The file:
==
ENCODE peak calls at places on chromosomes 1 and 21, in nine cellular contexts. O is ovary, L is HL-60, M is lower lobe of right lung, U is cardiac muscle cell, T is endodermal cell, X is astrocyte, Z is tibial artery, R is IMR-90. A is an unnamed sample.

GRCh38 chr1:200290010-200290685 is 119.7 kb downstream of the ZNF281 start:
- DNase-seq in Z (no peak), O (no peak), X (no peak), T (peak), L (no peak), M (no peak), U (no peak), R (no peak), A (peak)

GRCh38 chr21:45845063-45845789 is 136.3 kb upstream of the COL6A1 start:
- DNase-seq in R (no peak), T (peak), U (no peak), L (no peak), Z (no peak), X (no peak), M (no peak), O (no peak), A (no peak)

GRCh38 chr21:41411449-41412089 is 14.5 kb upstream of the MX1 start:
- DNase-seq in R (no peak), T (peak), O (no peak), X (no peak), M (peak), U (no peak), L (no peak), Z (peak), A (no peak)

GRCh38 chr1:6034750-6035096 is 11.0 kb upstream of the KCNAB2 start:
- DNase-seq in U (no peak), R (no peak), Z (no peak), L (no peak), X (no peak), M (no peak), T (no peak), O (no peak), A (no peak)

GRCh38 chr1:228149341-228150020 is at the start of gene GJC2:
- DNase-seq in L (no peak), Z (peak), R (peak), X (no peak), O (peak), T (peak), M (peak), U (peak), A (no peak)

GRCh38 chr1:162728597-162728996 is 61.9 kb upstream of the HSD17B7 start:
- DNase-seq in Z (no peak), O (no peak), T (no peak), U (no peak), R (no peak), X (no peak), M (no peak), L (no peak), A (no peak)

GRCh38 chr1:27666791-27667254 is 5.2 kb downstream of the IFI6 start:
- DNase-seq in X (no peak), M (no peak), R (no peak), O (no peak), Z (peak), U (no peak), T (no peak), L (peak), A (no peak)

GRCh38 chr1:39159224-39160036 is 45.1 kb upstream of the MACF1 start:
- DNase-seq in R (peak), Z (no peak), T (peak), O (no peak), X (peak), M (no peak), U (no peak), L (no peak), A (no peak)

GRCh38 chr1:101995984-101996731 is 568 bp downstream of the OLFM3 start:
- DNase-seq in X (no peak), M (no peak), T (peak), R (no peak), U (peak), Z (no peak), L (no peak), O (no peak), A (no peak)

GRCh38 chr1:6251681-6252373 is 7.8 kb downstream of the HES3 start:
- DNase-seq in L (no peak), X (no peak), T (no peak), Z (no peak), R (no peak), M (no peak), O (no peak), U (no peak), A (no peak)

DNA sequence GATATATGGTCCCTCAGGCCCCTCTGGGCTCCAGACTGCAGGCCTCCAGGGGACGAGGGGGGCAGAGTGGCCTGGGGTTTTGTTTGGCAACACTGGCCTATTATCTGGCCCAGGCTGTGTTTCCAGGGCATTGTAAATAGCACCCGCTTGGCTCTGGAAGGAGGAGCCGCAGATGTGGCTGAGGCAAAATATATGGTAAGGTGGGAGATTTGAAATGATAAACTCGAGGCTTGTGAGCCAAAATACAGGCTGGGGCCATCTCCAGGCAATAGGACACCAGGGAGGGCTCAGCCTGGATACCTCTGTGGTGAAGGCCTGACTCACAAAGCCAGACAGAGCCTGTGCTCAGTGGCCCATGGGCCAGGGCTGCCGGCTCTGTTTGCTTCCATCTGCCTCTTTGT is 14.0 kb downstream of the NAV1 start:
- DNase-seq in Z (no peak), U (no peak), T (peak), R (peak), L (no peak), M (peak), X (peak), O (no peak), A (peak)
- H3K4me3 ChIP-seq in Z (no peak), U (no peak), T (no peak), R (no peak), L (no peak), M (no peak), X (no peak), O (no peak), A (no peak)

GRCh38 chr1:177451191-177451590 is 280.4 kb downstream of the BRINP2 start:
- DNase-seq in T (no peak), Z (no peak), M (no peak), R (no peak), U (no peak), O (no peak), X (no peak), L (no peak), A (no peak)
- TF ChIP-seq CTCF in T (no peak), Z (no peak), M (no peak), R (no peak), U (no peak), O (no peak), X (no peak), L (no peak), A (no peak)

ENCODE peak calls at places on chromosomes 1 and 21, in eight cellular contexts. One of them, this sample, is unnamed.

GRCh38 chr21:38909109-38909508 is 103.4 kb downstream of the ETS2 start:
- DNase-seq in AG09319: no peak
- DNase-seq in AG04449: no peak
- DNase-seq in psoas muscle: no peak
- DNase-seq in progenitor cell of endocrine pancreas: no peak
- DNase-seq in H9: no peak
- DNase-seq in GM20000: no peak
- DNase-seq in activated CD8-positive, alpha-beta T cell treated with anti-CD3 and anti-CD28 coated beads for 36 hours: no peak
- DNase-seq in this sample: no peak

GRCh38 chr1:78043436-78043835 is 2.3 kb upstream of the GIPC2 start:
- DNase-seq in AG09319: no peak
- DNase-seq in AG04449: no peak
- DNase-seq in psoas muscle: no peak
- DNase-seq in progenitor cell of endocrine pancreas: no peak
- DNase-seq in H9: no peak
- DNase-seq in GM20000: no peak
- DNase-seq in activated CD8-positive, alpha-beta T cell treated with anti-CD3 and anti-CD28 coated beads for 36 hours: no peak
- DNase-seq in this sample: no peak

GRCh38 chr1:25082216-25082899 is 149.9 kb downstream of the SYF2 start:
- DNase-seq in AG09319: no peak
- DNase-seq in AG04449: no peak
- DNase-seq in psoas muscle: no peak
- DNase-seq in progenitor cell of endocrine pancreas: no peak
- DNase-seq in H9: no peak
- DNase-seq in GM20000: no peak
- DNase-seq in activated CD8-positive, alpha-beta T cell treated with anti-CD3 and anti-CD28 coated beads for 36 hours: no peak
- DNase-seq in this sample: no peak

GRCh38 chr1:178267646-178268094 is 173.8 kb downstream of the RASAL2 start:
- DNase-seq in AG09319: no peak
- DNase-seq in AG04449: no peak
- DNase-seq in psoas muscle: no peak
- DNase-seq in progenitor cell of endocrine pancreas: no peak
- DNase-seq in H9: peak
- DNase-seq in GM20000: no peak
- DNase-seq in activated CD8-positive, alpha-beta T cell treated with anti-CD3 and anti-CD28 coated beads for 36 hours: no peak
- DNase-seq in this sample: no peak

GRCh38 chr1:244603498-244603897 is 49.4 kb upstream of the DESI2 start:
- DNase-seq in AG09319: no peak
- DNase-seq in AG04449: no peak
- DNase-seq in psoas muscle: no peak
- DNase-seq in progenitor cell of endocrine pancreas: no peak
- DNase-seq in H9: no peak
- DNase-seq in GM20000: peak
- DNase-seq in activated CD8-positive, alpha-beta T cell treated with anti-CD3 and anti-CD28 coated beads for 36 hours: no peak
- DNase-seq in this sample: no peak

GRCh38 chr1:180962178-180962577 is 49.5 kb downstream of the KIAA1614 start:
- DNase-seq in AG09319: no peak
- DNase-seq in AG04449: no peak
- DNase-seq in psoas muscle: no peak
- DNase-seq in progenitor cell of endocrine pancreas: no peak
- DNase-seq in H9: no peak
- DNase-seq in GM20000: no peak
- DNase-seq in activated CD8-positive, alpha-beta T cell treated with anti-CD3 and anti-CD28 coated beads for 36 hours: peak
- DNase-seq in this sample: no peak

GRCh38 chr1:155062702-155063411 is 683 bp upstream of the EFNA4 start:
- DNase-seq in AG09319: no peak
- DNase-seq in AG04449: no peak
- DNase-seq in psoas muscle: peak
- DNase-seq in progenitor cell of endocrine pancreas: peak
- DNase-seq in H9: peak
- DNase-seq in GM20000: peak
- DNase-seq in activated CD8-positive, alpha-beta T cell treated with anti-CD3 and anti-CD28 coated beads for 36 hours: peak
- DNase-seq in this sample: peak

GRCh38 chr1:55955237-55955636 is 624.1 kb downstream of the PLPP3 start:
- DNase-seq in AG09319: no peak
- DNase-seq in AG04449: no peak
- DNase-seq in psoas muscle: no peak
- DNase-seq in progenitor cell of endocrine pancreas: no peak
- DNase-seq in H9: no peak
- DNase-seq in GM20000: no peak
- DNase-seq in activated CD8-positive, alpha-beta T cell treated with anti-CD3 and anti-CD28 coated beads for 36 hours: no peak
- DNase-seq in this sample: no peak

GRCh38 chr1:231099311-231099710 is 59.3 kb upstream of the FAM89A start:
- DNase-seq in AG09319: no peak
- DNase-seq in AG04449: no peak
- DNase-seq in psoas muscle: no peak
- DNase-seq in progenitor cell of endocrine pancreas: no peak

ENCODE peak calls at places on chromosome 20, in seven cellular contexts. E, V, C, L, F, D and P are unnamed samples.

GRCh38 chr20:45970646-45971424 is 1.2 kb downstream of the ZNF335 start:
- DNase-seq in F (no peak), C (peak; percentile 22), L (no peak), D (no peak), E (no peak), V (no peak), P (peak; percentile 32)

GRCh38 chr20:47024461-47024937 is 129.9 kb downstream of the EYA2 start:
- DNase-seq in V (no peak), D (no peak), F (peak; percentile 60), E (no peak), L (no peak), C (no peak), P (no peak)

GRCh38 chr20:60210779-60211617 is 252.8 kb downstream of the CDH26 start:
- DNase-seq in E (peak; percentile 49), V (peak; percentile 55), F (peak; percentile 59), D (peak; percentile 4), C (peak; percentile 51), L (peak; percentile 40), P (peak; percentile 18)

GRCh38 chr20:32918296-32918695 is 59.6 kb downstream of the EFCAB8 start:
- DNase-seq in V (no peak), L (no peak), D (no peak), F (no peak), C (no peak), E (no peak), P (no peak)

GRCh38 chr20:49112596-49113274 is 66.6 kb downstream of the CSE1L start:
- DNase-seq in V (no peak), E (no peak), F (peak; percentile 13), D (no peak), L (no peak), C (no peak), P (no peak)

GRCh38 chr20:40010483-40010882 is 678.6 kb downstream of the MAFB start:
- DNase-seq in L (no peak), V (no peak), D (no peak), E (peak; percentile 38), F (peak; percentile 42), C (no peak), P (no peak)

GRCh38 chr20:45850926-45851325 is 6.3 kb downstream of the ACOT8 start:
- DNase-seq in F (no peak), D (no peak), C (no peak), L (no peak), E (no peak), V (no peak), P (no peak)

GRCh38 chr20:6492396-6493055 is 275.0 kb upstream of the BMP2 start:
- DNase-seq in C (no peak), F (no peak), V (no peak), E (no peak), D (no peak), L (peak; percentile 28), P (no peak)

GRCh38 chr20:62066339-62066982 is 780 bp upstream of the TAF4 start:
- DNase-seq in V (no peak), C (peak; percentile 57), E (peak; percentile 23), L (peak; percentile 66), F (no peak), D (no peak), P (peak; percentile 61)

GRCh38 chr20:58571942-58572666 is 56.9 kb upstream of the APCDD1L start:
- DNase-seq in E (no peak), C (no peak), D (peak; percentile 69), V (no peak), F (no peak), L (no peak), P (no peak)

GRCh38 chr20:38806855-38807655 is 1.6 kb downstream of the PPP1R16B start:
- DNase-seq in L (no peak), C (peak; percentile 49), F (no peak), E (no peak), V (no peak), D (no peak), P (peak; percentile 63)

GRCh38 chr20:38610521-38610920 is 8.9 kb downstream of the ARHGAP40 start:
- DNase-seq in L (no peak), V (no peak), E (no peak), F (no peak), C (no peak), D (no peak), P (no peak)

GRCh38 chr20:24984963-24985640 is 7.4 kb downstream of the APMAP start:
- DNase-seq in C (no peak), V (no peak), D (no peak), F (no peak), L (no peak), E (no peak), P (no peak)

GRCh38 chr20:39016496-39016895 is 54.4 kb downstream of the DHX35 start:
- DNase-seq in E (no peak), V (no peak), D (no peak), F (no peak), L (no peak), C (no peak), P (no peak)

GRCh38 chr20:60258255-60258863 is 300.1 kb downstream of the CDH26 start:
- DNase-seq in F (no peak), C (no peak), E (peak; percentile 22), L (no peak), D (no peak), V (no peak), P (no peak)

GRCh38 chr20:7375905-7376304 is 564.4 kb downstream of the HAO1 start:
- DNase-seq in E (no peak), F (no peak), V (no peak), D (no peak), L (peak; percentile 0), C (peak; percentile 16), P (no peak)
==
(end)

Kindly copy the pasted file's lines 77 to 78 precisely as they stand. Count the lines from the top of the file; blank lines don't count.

- DNase-seq in psoas muscle: no peak
- DNase-seq in progenitor cell of endocrine pancreas: no peak